As a working community college student, Lemuel Sun didn’t have the luxury to spend an entire semester abroad.
But when he heard his school, Maryland’s Howard Community College, was offering a two-week study abroad experience in China, he jumped at the chance. He wanted to see his parents’ home country and brush up on his language skills.
A few months later, after he transferred to the University of Maryland—Baltimore County, he pursued a Chinese minor alongside his computer science major. “I definitely did see firsthand the importance of knowing a second language and reconnecting with my culture,” he says.
Sun is one of the thousands of community college students increasingly choosing to study oversees, according to data collected by the Institute of International Education. In 2011-2012, the most recent year for which data was available, 5,236 community college students elected to study abroad – a 13 percent increase from the year before.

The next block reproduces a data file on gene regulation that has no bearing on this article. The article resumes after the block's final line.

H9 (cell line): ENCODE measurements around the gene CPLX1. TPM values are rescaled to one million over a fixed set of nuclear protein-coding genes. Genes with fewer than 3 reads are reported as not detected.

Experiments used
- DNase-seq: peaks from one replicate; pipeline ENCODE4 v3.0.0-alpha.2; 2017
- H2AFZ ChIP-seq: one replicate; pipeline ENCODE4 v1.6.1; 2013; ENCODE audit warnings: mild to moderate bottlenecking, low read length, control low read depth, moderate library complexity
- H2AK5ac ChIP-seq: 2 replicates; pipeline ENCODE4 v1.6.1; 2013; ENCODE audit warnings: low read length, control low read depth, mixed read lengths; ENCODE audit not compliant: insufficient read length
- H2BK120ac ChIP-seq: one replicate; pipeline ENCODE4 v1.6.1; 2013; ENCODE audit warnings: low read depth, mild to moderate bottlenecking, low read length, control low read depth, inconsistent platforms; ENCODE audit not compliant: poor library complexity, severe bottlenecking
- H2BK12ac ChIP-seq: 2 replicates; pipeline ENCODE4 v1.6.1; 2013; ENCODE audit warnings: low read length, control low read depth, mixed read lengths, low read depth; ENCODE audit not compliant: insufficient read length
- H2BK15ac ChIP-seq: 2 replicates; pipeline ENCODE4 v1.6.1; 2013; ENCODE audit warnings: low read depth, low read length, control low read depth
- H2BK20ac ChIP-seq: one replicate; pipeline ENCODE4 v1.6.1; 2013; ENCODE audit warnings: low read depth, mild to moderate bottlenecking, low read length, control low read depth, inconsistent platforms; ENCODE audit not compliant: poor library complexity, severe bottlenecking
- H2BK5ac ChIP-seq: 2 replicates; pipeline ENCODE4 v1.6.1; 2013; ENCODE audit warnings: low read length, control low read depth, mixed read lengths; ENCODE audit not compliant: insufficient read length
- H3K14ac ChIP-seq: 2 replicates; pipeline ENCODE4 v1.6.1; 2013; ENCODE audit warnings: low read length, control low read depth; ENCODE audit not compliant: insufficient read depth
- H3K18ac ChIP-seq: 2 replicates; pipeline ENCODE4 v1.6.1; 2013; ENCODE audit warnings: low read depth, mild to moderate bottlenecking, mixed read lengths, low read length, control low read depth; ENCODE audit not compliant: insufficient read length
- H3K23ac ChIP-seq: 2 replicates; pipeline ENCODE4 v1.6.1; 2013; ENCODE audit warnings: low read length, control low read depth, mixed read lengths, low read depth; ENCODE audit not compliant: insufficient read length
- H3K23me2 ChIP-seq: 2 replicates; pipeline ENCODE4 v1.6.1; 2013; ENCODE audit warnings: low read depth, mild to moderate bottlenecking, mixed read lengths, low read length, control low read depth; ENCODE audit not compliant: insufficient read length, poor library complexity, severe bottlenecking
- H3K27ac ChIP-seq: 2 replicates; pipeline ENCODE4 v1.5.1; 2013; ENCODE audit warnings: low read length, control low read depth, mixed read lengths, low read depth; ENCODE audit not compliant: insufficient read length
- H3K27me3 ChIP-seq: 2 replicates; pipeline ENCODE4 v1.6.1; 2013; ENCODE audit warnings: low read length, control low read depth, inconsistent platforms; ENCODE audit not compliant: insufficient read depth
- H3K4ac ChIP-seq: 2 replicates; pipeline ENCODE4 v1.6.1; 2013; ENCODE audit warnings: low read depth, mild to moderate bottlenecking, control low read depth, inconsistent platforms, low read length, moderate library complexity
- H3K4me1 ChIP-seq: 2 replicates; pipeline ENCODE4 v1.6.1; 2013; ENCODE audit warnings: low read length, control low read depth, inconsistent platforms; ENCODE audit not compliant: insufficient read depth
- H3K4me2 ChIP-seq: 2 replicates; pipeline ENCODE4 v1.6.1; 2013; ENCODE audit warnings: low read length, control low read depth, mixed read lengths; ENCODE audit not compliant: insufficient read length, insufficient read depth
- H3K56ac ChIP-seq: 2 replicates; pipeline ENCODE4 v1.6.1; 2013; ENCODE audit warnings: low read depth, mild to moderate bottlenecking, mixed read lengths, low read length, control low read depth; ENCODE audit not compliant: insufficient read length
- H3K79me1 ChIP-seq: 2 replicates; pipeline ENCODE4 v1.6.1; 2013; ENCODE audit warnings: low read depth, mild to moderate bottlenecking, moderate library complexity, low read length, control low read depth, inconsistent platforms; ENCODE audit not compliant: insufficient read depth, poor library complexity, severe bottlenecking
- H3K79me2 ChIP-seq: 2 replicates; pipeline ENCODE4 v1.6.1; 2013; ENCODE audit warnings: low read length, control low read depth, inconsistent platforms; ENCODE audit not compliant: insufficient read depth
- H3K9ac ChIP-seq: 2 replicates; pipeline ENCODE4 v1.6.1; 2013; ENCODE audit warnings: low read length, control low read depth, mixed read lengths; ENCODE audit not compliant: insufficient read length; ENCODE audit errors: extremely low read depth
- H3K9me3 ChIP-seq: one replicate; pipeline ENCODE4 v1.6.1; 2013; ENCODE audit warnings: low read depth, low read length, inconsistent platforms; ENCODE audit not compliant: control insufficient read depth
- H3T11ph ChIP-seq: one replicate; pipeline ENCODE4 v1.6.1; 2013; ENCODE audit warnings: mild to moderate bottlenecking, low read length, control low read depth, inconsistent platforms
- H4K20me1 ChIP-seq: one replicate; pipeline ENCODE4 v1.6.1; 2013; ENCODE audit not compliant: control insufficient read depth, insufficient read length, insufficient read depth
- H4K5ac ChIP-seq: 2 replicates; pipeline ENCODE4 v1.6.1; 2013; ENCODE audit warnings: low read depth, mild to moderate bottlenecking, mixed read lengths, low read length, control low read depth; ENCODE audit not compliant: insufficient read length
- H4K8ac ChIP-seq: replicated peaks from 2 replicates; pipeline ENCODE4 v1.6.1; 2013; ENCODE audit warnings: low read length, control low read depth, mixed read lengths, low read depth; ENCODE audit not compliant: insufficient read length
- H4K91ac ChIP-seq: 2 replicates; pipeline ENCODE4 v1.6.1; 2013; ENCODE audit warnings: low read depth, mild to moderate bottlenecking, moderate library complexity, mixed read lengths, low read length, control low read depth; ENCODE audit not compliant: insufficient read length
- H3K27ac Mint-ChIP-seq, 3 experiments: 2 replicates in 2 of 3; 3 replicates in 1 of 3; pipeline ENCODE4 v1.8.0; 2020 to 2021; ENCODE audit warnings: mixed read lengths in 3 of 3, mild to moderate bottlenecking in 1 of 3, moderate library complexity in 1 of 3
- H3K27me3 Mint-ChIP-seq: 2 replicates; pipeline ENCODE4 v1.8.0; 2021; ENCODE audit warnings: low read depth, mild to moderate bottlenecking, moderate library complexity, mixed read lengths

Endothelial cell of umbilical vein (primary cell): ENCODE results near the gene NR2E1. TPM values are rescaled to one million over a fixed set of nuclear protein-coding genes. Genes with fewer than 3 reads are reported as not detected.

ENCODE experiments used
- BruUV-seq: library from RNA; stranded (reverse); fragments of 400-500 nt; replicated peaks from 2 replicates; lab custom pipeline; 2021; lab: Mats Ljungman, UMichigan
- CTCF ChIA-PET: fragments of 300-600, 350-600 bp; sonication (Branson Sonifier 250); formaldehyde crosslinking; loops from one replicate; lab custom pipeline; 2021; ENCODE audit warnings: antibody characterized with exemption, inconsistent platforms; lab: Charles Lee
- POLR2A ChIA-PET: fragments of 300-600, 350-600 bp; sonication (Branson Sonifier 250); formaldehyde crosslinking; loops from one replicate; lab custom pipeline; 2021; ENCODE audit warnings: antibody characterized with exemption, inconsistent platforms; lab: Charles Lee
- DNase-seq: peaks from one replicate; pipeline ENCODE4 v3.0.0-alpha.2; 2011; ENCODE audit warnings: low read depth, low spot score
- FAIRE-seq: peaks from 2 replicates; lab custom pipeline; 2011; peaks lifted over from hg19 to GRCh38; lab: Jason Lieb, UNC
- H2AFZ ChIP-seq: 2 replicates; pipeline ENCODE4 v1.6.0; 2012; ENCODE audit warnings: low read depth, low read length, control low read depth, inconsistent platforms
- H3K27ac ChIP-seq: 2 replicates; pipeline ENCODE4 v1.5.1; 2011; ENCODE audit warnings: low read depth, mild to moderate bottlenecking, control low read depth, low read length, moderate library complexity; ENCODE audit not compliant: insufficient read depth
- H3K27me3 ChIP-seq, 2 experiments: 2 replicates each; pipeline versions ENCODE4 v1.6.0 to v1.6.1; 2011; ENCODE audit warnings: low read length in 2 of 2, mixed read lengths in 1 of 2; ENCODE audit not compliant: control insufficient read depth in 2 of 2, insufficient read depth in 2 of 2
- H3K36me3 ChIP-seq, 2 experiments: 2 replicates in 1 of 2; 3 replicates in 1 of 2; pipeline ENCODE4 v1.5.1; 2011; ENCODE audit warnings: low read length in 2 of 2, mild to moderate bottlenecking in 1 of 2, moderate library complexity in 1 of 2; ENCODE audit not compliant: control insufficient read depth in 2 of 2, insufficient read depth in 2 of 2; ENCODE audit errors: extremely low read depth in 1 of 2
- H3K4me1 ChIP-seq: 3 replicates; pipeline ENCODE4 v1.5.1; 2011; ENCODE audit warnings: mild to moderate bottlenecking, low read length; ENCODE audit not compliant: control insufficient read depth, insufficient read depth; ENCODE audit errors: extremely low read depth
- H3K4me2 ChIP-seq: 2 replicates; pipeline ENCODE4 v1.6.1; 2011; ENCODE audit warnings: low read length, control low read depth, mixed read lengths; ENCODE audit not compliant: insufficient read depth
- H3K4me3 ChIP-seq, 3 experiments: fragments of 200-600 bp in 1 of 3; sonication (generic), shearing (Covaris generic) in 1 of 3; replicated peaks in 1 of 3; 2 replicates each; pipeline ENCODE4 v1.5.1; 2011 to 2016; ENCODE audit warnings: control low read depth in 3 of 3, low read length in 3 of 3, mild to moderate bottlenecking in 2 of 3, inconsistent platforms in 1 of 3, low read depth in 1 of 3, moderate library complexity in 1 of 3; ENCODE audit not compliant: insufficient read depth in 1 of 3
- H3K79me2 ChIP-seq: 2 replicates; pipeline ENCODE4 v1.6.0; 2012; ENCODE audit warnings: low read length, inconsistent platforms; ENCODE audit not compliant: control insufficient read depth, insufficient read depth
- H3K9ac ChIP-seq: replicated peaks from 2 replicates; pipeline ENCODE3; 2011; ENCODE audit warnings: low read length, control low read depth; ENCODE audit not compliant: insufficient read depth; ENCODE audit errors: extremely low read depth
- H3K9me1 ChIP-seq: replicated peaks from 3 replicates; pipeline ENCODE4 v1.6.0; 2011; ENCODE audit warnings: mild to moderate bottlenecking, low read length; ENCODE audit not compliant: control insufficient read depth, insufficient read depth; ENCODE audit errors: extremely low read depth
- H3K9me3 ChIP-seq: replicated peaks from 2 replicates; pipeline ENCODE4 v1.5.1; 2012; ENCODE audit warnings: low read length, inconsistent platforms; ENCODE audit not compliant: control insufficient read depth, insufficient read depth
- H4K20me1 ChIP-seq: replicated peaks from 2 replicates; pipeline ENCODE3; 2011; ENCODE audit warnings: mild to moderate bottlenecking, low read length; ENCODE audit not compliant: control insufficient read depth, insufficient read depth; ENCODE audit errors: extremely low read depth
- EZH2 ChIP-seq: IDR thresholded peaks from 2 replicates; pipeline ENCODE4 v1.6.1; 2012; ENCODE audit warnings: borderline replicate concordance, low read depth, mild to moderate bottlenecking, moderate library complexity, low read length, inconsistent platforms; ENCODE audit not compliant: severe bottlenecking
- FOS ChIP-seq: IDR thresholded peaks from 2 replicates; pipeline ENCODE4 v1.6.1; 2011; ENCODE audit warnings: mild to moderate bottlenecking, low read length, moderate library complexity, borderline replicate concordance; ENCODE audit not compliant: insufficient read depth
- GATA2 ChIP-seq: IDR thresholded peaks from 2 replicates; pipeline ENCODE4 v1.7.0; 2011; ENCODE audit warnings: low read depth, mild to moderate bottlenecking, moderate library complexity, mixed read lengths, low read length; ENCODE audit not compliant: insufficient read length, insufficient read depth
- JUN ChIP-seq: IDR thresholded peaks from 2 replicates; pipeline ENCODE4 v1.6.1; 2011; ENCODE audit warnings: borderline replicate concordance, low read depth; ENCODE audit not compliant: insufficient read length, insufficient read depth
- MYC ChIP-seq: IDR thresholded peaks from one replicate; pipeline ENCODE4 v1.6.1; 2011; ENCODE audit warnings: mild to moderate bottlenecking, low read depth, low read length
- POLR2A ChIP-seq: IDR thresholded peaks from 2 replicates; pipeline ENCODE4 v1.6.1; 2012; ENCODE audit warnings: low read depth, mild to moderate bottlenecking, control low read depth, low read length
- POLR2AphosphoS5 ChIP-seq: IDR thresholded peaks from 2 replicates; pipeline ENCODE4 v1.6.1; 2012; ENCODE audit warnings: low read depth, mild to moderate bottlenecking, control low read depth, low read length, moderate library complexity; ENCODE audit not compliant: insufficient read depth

“That’s a pretty significant increase and it’s very exciting,” says Daniel Obst, deputy vice president of international partnerships at the institute. For the 10 years leading up to that point, the number of community college students studying abroad remained flat, he says.
Community college students have traditionally faced hurdles that have made it harder for them to study abroad, Obst says. Many are juggling school with family and work responsibilities. The cost of studying overseas is also an issue, he says, as well as the fact that for many years, community colleges were slow to create study abroad programs. . . . .